To commemorate the fortieth anniversary of the Hollies' first commercially released record, Capitol Records put together The Long Road Home, a six-CD box set due December 2nd.
The Hollies got their start in Manchester, England, and earned their chops covering R&B and rock & roll standards, like so many other beat groups of the era. Two things helped them rise above the pack: the songwriting team of singer Allan Clarke and guitarists Graham Nash and Tony Hicks, and their unmistakable ascending harmonies.
"Graham's always had a very unique voice," Hicks says. "It's incredibly high but not falsetto. When I joined the Hollies, there was no suggestion that I could be singing at all, but it just worked out that the structure of the single was there'd be a verse where Allan would sing on his own, there'd be a second verse where Graham would join in and then probably we'd hit the chorus -- the real meat of the song -- and I ended up joining in, so you got a natural build all the way up."
With more than 100 tracks to choose from for the set, compiler Tim Chacksfield made the extraordinary decision to virtually ignore the band's singles. Only the Beatles had more hits in their native country than did the Hollies in the 1960s. On top of that, of course, the Hollies were able to continue that string of hits past 1970.
The Long Road Home, however, shows that there was more to the Hollies than their endless string of hits, which included "Bus Stop," "Stop Stop Stop," "He Ain"t Heavy, He's My Brother," "Long Cool Woman (In a Black Dress)" and "The Air That I Breathe."
"There's a lot of compilation albums out there with the singles," Clarke says. "The box set actually shows more of our LP work, a lot of EP work, a lot of the film work that we did and a lot of the live shows. It's got the hit songs on there in different forms, like in the live show from New Zealand."
Nash, however, says he "would have preferred to have some singles on it. They were so much a part of identifying our sound."
"I asked the band and many collectors and fans around the world for input," Chacksfield explains. "I tried to strike a balance between the collectors, who wanted lots more rarities, and the general Hollies fan who wanted to go further than the hits. I have done many box sets -- striking the right balance on this set was the most difficult job I have ever done."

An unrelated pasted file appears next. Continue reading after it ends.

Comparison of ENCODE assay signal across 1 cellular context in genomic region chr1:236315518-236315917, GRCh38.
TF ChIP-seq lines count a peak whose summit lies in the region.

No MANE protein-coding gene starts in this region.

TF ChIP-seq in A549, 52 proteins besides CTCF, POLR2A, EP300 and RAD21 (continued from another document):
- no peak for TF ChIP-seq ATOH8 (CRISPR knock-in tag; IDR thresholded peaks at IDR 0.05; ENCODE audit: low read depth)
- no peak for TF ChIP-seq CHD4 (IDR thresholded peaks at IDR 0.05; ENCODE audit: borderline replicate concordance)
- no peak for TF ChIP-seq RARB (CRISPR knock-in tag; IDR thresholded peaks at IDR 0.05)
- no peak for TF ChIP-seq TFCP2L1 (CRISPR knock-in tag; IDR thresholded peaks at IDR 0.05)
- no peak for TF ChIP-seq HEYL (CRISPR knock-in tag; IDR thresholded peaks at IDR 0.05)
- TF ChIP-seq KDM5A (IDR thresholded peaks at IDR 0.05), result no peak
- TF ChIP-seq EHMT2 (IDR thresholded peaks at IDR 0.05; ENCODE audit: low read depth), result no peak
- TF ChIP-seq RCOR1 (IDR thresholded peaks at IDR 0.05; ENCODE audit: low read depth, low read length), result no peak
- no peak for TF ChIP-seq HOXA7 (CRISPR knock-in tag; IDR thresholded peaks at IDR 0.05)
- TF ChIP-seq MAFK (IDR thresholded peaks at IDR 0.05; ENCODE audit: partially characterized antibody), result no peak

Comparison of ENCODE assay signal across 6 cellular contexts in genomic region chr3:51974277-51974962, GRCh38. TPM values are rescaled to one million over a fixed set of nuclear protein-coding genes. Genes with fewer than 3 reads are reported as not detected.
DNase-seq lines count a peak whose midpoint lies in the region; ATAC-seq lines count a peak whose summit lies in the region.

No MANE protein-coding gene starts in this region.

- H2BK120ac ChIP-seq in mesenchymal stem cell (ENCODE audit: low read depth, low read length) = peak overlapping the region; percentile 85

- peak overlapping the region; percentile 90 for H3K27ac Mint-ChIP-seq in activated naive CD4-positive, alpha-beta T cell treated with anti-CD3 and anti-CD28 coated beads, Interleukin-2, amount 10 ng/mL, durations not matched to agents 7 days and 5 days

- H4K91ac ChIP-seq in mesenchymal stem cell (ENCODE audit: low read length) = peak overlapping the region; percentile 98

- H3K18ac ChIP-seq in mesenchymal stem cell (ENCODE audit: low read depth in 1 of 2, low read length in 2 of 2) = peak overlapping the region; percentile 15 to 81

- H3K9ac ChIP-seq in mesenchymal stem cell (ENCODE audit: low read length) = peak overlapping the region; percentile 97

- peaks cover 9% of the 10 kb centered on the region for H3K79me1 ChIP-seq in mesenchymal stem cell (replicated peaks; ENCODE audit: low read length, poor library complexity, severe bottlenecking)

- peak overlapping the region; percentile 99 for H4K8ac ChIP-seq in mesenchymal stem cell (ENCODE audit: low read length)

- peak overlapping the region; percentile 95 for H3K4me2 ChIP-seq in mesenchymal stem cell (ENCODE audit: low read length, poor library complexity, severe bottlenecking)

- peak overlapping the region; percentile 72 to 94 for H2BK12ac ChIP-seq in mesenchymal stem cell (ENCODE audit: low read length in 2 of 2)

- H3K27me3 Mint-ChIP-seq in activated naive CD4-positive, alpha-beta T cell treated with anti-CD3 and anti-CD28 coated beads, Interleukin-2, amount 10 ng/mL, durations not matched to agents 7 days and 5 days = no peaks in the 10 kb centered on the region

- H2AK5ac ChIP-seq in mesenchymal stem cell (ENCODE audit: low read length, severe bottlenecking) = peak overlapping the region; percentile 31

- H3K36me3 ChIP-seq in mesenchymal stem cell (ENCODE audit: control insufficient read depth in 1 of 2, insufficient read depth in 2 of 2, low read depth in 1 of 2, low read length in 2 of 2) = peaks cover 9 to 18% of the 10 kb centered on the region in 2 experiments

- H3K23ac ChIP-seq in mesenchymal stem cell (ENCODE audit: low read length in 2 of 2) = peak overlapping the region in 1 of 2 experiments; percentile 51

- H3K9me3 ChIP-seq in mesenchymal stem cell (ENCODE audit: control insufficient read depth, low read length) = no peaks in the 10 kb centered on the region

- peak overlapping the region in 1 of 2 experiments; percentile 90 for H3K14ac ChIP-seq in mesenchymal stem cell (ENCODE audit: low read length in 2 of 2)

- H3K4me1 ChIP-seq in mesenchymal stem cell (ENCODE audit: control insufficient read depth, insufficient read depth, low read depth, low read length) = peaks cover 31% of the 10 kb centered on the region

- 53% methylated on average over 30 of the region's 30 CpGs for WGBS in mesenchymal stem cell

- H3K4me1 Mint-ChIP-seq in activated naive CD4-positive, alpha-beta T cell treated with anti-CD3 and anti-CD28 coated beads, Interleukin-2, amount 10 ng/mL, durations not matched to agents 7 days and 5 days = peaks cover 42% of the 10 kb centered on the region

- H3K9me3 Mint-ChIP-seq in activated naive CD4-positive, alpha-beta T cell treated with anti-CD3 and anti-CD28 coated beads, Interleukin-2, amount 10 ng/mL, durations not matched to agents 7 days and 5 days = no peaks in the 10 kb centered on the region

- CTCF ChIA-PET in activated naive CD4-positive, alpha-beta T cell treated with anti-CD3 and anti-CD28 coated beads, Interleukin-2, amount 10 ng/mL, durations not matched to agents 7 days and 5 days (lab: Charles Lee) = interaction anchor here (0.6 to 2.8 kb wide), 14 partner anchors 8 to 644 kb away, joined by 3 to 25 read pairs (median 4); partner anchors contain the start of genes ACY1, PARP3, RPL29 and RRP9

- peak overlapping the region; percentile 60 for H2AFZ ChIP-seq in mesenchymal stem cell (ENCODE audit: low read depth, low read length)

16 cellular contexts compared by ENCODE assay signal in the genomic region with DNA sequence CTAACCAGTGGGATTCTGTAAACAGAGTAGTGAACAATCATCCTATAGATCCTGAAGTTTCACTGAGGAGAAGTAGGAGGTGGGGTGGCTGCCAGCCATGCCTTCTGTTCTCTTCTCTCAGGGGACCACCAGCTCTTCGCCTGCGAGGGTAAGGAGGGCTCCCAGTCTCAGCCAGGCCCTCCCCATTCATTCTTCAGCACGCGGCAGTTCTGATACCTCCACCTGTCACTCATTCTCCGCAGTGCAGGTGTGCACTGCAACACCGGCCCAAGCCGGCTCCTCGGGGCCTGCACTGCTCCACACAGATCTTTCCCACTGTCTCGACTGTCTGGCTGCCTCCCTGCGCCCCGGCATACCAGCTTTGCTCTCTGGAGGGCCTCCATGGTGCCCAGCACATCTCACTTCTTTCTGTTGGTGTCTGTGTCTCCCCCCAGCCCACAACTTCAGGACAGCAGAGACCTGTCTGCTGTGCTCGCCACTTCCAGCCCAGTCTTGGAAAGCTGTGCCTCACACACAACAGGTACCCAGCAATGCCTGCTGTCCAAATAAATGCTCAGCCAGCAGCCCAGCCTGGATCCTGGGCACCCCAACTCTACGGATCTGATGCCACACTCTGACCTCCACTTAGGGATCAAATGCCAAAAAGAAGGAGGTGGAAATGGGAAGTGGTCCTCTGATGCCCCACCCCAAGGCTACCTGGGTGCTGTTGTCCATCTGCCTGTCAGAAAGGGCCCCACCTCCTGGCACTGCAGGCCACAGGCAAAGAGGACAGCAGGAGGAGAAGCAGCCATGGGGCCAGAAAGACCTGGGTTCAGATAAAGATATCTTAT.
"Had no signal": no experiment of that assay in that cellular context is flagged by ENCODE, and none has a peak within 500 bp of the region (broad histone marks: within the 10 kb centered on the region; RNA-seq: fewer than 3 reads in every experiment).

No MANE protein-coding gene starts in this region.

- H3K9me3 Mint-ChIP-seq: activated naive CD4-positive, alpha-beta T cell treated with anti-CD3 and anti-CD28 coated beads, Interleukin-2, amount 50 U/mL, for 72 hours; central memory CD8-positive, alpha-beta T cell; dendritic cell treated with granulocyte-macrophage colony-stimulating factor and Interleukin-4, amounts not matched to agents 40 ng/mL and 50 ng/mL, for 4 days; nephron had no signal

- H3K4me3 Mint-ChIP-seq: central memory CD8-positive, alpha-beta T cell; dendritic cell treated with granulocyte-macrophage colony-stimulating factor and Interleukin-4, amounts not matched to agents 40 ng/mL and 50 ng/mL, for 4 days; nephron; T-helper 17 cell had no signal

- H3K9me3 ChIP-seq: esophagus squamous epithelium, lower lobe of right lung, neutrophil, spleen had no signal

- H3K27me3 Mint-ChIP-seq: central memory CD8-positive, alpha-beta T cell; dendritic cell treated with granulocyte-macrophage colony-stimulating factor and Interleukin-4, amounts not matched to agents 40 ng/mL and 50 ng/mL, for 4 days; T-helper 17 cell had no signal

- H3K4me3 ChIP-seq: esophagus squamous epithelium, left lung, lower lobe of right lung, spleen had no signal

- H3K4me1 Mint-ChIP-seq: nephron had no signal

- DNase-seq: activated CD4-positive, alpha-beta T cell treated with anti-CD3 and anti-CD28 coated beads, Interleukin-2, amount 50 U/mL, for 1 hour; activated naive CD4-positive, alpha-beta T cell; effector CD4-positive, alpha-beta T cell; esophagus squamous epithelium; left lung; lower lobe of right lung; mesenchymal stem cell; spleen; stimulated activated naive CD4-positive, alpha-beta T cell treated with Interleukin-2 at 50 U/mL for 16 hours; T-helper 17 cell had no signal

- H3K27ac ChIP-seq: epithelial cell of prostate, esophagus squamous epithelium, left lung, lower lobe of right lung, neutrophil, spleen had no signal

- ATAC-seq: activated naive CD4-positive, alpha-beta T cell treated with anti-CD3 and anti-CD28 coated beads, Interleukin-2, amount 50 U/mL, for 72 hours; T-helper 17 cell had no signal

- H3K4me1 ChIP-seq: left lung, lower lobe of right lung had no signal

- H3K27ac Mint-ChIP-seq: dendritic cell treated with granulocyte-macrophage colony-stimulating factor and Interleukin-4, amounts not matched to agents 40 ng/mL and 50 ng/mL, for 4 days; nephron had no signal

The rarest tracks on the set are three unreleased recordings made under the aegis of record mogul Morris Levy in New York in 1965 and had to be copied from an acetate owned by Elliott. "I think he quite took a liking to these five cheeky northerners," recalls Elliott of Levy. "In those days there weren't cassette players. The guys had written some songs and wanted to get them down, so we didn't forget 'em. There was one, 'So Lonely,' I remember Clarkie saying, 'Oh that'd be great for the Righteous Brothers.' You can tell it's a bit tongue-in-cheek."
Nash, for one, is pleased by the inclusion of the airy "Wings," released on the same charity wildlife album that first featured the Beatles' "Across the Universe." And perhaps the strangest of the rarities is 'After the Fox,' a 1966 comedy single on which the band backed actor Peter Sellers on a Bacharach and David film title tune. Clarke recalls Sellers making a dramatic entrance by sliding down a banister into the studio and proceeding to karate chop a piano. Adds Hicks, "It was quite an interesting recording. If I remember correctly we had Jack Bruce on bass for that. Burt Bacharach played harpsichord. We didn't want to turn that down, and we thoroughly enjoyed doing it."
A disappointment for many Hollies fans will be the absence of the long-rumored Hollies version of "Marrakesh Express," a Nash song that originated with the band but which became a hit for his next group, Crosby, Stills and Nash, after Nash quit the Hollies over musical disagreements in late 1968. "There's not enough of it there to warrant [inclusion]," says Elliott. "It's a bare rhythm track that stops towards the end -- things weren't going too well. Graham was always singing it and I loved it, but [producer] Ron Richards didn't seem to like it."
Nash adds, "At that time I was leaving and everything was a little tense to say the least. The Hollies just didn't want to record the song with the spirit that showed up later on the Crosby, Stills and Nash version."
With Allan Clarke having retired in 1999, the Hollies are now fronted by ex-Move singer Carl Wayne. But unfortunately, there will probably never be another Hollies studio album. "I don't think there's much motivation for that at the moment," Elliott says.
For Nash, their legacy stands up as it is. "The Hollies were a great live band and could really sing," he says. "If anything, people have never really understood how good a rock & roll band the Hollies were."
To read the new issue of Rolling Stone online, plus the entire RS archive: Click Here
POLITICS No Price Big Banks Can't Fix
Picks From Around the Web
blog comments powered by Disqus